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Tennessee to adopt 150 new laws on July 1

By Marlana Ward
Freelance Writer

While 150 laws take effect July 1 in the State of Tennessee, many will go unnoticed as in some cases state lawmakers are simply clarifying the language of current laws. Dozens of these new laws, however, will impact state and local government and all Tennessee citizens.One such law, known as HB0222, requires proof of United States citizenship or lawful permanent resident status to obtain a Tennessee Driver’s License.Another allows county commissioners to carry a firearm to commission meetings, or in the “actual discharge of the commissioner’s duties,” if they have a valid handgun permit. There are some exceptions to the new law. It exempts commissioners from “metropolitan areas,” including Nashville and Memphis and it also does not allow commissioners to carry firearms into rooms where judicial proceedings are taking place.

Also of interest is the “Tennessee Stolen Valor Act,” which makes wearing military medals that are not your own “criminal impersonation.” Known as House Bill 2130, this law is designed to safeguard the identities of Tennessee veterans who serve the state and nation by cracking down on instances of theft and fraud involving those who attempt to imitate them. The measure creates a Class A misdemeanor, punishable by up to 11 months and 29 days in jail, as well as a fine of up to $2,500, for anyone who impersonates a veteran or individuals who fraudulently represent their service with the intent of obtaining money, property, services, or any other tangible benefits.

Prompted by a statewide study conducted by the Tennessee Comptroller’s Office of Research and Education Accountability (OREA), another new law taking effect July 1 prohibits corporal punishment for students with disabilities or those who have an Individualized Education Plan, or IEP, which is also known as a Section 504 plan. Under the new law, parents can opt into a corporal punishment if they choose to do so. Previously, many school districts required parents to opt out of the practice.

Some other laws taking effect July 1 in Tennessee include:
• HB2068 Drug and Alcohol Rehabilitation – As enacted, imposes suspension or revocation of license for violations in the marketing of alcohol and drug treatment services.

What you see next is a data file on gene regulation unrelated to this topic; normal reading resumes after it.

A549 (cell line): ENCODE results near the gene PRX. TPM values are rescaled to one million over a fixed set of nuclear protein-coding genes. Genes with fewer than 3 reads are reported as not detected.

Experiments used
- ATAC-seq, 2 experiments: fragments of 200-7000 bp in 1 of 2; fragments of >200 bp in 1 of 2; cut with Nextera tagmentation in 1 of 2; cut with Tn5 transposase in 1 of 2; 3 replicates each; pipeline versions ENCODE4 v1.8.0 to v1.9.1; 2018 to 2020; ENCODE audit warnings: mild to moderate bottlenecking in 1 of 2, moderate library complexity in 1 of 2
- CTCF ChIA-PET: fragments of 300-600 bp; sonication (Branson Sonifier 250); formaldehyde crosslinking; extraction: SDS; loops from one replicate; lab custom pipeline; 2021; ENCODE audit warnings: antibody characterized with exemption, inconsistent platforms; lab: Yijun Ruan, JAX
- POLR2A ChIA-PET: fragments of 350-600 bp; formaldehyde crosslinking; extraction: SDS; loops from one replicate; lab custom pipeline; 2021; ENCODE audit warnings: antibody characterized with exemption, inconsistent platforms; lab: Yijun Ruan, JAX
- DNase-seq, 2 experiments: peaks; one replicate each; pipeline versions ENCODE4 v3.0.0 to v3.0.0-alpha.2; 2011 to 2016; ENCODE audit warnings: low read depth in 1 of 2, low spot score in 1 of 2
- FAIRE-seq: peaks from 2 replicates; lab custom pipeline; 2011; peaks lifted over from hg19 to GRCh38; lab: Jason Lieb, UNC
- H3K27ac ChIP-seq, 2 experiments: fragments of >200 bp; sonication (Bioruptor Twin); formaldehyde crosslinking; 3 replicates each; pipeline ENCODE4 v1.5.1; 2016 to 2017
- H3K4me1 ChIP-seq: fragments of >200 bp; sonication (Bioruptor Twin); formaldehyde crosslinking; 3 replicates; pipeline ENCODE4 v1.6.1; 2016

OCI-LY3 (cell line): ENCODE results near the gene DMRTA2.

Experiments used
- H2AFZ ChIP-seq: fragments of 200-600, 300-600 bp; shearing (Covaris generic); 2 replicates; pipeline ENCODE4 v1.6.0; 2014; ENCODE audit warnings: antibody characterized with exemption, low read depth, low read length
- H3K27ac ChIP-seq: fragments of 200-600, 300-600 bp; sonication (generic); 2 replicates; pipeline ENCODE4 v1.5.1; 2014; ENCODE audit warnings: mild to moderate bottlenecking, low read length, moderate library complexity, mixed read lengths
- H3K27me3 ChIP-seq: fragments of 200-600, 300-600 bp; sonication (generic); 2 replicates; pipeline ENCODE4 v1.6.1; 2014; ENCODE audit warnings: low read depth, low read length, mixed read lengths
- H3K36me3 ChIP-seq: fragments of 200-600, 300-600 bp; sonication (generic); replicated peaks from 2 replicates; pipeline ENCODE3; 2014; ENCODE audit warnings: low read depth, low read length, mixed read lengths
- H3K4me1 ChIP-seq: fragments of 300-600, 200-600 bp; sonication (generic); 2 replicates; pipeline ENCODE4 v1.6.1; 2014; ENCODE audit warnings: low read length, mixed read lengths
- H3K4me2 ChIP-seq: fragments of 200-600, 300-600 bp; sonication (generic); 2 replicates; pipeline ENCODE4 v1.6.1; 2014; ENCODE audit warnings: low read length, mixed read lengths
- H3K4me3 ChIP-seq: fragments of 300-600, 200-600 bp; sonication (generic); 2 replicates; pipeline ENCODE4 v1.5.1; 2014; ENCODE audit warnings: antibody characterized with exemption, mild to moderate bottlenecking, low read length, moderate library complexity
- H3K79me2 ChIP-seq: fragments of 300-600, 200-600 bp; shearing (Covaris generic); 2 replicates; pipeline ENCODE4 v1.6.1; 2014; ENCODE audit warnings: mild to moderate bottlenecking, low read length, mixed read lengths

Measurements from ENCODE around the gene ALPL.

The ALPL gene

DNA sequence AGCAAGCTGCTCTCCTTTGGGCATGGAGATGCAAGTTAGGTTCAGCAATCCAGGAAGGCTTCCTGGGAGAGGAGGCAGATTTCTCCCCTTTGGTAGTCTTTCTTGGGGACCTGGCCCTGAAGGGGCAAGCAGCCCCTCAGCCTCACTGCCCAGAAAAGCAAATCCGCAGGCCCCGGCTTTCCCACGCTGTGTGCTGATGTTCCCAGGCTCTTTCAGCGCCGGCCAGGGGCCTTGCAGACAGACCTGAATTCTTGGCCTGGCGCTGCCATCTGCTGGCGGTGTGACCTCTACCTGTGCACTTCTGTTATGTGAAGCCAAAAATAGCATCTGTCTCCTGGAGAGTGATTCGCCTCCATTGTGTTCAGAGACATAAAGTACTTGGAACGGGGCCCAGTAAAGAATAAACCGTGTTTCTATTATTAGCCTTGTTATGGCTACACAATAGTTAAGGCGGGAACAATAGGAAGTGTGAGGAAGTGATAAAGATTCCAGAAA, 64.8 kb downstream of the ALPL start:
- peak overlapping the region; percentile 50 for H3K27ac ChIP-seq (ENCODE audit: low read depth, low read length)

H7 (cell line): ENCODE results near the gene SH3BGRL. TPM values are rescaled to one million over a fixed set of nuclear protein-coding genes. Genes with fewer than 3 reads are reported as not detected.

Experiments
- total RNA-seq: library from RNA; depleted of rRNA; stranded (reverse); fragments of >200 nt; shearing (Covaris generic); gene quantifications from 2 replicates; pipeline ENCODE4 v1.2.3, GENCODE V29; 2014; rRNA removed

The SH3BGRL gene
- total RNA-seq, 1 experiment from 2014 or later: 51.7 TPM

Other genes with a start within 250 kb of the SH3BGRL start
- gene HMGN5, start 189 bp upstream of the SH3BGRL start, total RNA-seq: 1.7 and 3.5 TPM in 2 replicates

• HB2024 Criminal Procedure – As enacted, revises and makes permanent and applicable statewide the Knox County pilot project that allows indigent criminal defendants to pay their court costs and litigation taxes through the performance of public service.
• HB2348 Controlled Substances – As enacted, requires a prescriber to provide certain information prior to prescribing more than a three-day supply of an opioid or an opioid dosage that exceeds a total of a 180 morphine milligram equivalent dose to a woman of childbearing age.

• SB2015 Local Education Agencies – As enacted, prohibits LEAs from entering into a non-disclosure agreement during, or as a prerequisite to, settlement for any act of sexual misconduct; prohibits employees from assisting others in obtaining employment if the employee knows that the person has engaged in sexual misconduct involving a minor or student.

• SB2359 Drug and Alcohol Rehabilitation – As enacted, authorizes county or district health department to operate a needle and hypodermic syringe exchange program on petition of the county legislative body and approval by the department of health

• SB0777 Controlled Substances – As enacted, makes various changes and additions to law concerning opioids; creates task force with duty to promulgate rules that create a uniform minimum disciplinary action that will apply to any healthcare practitioner who treats a human patient with an opioid and that healthcare practitioner’s licensing board or agency finds that the healthcare practitioner engaged in a significant deviation or pattern of deviation from sound medical judgment; requires comptroller to conduct certain studies

• SB1787 Criminal Offenses – As enacted, classifies as second-degree murder the killing of another by unlawful distribution or unlawful delivery or unlawful dispensation of fentanyl or carfentanil, when those substances alone, or in combination with any scheduled controlled substance, including controlled substance analogs, are the proximate cause of the death of the user.
View the complete list of new Tennessee laws taking effect July 1 at